, 13 March, 2020 / 2:21 AM
Following last week’s closure of a Kenya-based Catholic medical institution, the leadership of the facility has, in a Wednesday, March 11 statement, defended its credibility, blaming the state of things to biased and contradictory reports from multiple agencies.
“Uzima has been a victim of contradictory recommendations from the two regulatory authorities viz. KMPDC (Kenya Medical Practitioners and Dentists Council) and EACMPDB (East African Community Medical and Dental Board), which seem not to respect each other's decisions,” reads in part the statement by the management of Uzima University College seen by ACI Africa.
Following the multi-agency inspection, the management of the Catholic institution was given six months to close and distribute the continuing students to the other medical schools, after the third joint inspection of medical and dental schools, and teaching hospitals found the institution to be only 49 percent compliant.
The March 2-6 inspection focused on governance and management, academic programmes, human resource, student affairs, infrastructure, monitoring and evaluation of programmes, research and innovation.
According to the institution’s management, “if professionalism and audit ethics had been strictly adhered to by the evaluator, then the many glaring anomalies in the final report which has damaged the otherwise good reputation of our medical school would have been averted and corrected before releasing the same to the press.”
“The inconsistency between the verbal exit report and the final report only underlines the value of Evaluatee and the evaluator being involved in a corroboration exercise to pick up gaps,” further reads the statement jointly signed by the Vice Chancellor Designate, Fr. Cosmas Rhagot K’Otienoh, the Deputy Vice Chancellor Academics, Prof. Chris Oyoo, and the Dean, School of Medicine, Dr. B.K.O. Ganda.
Responding to concerns in the report that found some specific heads of department inappropriate because they lack the required five-year teaching experience in an institution of higher learning, the management of the Kisumu-based Catholic institution observe, “It is very unfortunate and inaccurate, given their expertise, qualification and teaching experiences in their specialties, and whose evidences were availed to the team and hereby reproduced.”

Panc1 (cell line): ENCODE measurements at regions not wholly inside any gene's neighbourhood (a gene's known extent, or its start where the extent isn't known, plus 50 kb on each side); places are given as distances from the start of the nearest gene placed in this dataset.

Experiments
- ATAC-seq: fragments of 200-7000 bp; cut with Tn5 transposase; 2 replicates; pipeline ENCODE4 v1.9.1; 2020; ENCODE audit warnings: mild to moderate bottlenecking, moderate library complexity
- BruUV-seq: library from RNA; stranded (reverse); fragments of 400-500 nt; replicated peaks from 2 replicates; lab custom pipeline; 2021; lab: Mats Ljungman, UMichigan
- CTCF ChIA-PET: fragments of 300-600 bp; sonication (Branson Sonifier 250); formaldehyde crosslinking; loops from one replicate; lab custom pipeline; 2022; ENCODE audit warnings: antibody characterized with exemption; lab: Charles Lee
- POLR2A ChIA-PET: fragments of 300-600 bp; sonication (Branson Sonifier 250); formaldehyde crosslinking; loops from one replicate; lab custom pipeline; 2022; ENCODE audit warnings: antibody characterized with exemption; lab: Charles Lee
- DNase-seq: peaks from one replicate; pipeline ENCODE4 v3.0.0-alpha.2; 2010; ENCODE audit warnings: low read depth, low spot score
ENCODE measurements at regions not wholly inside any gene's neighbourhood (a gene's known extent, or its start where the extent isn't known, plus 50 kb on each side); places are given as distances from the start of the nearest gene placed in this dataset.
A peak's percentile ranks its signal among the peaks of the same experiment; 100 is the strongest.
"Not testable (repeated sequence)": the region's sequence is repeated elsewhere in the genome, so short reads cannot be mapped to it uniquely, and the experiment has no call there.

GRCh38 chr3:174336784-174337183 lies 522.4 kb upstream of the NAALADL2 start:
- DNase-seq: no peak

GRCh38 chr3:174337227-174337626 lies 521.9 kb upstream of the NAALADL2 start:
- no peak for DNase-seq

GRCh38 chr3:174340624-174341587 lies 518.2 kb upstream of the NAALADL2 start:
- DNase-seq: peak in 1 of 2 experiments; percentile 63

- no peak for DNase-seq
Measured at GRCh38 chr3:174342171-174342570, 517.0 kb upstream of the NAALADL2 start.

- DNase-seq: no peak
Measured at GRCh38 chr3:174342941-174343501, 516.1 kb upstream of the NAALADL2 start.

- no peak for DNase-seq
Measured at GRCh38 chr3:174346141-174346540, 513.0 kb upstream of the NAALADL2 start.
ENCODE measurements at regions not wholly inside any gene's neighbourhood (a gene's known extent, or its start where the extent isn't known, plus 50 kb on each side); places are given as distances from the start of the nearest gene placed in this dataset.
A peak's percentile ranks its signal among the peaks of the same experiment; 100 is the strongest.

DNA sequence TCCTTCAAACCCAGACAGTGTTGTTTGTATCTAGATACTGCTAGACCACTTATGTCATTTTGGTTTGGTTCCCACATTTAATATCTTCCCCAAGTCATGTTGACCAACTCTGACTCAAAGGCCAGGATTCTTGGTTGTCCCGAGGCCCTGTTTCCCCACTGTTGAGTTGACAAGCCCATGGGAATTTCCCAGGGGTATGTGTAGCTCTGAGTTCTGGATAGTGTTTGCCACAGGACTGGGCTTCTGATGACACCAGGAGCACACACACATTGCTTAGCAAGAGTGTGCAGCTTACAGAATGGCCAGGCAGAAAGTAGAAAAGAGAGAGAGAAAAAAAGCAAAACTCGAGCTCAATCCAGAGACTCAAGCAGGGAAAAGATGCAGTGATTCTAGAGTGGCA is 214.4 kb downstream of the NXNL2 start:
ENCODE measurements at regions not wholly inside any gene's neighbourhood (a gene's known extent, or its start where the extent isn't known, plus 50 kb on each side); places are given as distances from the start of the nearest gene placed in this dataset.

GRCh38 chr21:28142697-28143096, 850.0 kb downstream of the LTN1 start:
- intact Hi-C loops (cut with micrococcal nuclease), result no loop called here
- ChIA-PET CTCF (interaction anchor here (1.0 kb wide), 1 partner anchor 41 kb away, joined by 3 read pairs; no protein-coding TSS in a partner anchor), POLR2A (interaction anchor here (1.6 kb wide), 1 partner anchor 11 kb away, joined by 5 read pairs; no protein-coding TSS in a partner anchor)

The leadership of the institution has added, “To include Identities of professionals in a document which can easily find its way to the social media is in itself very unethical.”
Regarding academic programmes offered at the University, which the inspection team appreciated, the institution was instead awarded “12 out of a possible 20 marks,” a score the university’s leadership says is “hard to fathom.”
In addition, the audit report also indicated that key laboratories such as parasitology, haematology and pathology have not been established, a claim that the institution’s leadership has termed as inaccurate saying, “We have an established Microbiology Laboratory which houses Parasitology and Bacteriology.”
On the claim by the authorities that the enrolled number of students has exceeded the limit approved by the KMPDC, those at the helm of the institution state that “Uzima has a declared capacity of eighty, however it received 73 students from Kenya Universities and Colleges Central Placement Service (KUCCPS) and 7 privately sponsored students, in 2019.”
The institution’s management further clarifies, “1t is very difficult to turn away government sponsored students, who are qualified when you have the capacity to train them.”
The Kenyan authority’s report also indicates that lectures at Uzima University College were being conducted in an incomplete building, which is a safety hazard for students and the teaching staff, a shortcoming that saw the institution score 15 out of 30 marks on infrastructure.
“We want to reiterate that the construction is done in phases during recess. This does not compromise the safety of students as indicated in the report,” the leadership of the institution has responded.
Responding to what the management team termed “contradictions” in the audit report, the institution requests “for an objective review of this report.”
Uzima University, a constituent college of the Catholic University of Eastern Africa (CUEA) is the brainchild of the Archbishop emeritus of Kenya’s Kisumu Archdiocese, Zacchaeus Okoth.
Moved by the pain and the challenges experienced by the populace in the Association of Member Episcopal Conferences in Eastern Africa (AMECEA) region, the Archbishop Okoth decided to invest in a medical education and research enterprise that would address the dire need for the provision of medical services and expertise in the region comprising 122 dioceses spread across eight Bishops’ conferences in nine countries.
ACI Africa was officially inaugurated on August 17, 2019 as a continental Catholic news agency at the service of the Church in Africa. Headquartered in Kenya’s capital, Nairobi, this media apostolate will strive to facilitate the telling of Africa’s story by providing media coverage of Catholic events on the African continent, giving visibility to the activities of the Church across Africa where statistics show significant growth in numbers and the continent gradually becoming the axis of Catholicism. This is expected to contribute to an awareness of and appreciation for the significant role of the Church in Africa and over time, the realization of a realistic image of Africa that often receives negative media framing.
Father Don Bosco Onyalla
Editor-in-Chief, ACI Africa